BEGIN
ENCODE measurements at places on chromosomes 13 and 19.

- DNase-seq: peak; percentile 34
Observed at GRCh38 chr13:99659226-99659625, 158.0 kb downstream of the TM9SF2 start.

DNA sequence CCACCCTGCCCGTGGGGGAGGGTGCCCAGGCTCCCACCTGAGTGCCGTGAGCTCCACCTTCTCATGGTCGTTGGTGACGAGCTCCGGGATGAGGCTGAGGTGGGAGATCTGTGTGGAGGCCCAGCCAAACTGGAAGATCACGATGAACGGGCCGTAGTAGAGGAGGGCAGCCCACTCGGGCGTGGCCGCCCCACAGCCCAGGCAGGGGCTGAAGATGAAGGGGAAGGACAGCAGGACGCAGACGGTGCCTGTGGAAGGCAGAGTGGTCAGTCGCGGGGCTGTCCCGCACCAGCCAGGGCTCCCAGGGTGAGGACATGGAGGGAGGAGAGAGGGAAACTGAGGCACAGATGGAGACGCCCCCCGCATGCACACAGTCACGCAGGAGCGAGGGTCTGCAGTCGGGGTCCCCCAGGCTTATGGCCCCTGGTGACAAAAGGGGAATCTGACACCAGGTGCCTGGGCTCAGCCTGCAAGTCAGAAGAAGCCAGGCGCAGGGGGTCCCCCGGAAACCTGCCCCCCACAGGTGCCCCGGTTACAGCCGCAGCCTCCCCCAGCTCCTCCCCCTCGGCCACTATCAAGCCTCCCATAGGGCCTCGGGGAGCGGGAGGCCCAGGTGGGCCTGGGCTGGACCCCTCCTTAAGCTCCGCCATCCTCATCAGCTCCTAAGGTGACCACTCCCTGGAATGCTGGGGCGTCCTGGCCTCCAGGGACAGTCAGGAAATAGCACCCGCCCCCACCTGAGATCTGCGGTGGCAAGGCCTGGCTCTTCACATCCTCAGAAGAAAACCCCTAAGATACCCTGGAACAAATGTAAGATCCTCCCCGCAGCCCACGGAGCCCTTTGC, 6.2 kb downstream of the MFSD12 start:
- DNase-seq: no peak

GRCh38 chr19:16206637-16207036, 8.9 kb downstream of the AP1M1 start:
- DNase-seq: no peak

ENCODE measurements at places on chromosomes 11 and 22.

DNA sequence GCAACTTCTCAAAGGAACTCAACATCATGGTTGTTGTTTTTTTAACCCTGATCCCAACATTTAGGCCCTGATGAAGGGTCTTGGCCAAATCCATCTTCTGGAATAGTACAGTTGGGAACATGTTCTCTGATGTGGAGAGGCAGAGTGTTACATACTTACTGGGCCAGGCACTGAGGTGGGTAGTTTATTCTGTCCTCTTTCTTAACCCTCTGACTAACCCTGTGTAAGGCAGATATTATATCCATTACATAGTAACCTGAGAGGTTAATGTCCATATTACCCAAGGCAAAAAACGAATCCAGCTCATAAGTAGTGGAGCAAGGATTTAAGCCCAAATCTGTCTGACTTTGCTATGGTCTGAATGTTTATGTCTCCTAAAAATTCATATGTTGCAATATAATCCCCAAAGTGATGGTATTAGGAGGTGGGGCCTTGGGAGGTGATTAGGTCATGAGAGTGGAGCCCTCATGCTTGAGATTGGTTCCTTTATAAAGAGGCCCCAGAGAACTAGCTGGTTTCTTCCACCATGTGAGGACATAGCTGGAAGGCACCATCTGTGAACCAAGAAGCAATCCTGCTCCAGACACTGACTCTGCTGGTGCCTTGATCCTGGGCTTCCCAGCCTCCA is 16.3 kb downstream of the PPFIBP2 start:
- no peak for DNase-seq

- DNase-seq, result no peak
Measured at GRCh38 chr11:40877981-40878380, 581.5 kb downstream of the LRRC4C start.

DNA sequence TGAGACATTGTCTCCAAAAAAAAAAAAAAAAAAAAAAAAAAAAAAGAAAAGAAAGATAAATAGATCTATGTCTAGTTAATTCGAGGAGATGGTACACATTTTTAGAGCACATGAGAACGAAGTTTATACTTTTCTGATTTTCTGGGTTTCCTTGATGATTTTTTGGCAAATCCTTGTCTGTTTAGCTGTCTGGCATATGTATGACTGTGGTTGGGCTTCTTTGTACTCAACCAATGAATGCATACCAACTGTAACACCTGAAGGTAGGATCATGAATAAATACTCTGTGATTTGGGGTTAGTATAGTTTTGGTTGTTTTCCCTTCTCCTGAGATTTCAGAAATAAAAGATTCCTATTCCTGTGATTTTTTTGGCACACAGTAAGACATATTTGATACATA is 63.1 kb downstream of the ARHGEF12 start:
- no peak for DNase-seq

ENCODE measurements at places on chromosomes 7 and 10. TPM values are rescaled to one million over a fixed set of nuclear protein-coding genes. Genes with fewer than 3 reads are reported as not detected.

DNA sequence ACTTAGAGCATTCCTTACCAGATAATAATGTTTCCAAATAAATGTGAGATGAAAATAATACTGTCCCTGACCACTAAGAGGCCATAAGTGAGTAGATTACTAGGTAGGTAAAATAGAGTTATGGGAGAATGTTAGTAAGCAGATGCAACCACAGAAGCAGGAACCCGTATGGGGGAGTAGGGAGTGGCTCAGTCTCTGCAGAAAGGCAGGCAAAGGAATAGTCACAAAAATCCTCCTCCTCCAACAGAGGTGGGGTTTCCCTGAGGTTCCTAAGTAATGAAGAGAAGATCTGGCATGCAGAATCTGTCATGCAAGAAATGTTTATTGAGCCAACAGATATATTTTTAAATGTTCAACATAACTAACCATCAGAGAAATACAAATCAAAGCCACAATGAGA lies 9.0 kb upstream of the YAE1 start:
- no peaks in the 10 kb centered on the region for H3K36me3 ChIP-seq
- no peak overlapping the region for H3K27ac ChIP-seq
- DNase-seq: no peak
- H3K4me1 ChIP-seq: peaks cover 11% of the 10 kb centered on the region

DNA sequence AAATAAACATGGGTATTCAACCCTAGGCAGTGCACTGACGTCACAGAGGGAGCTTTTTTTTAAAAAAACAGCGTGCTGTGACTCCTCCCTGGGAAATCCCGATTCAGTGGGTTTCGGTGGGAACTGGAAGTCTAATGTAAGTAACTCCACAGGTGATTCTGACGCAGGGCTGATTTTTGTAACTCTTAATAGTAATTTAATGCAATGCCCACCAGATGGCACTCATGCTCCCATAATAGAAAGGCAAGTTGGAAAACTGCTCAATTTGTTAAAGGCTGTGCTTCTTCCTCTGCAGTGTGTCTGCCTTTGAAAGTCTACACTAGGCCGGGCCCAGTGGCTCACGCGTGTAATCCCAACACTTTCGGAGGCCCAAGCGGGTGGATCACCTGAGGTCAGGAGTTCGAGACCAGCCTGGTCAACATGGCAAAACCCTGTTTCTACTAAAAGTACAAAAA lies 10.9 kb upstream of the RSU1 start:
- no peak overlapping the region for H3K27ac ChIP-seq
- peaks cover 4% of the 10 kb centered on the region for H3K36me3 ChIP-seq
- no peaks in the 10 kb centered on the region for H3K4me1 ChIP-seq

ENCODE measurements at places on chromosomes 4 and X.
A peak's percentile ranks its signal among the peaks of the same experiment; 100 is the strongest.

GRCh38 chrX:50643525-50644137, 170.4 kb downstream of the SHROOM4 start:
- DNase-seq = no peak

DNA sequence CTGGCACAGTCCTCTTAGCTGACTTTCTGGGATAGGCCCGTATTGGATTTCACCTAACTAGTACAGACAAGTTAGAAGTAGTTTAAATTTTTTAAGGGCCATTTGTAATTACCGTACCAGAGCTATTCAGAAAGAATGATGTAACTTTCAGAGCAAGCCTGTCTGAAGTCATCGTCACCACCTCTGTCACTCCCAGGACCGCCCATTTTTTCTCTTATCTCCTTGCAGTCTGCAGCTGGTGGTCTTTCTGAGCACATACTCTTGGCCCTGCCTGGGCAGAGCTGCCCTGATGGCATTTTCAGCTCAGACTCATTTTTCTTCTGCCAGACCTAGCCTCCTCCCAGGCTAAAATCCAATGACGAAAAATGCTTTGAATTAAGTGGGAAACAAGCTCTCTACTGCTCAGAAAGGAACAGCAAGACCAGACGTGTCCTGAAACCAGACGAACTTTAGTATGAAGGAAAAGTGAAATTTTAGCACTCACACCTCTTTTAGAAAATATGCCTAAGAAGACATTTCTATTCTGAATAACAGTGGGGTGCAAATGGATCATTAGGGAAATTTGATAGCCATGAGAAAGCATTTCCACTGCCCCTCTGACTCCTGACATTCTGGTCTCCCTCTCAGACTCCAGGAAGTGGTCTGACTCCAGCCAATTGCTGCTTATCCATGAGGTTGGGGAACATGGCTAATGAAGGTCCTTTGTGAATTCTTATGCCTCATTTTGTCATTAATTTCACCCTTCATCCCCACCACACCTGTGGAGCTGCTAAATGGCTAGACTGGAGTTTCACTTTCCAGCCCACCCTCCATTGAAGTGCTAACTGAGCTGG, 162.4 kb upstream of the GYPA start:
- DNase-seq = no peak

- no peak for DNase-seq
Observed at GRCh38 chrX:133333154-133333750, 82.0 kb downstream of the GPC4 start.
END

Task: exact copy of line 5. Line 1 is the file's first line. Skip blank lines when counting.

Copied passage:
- DNase-seq: no peak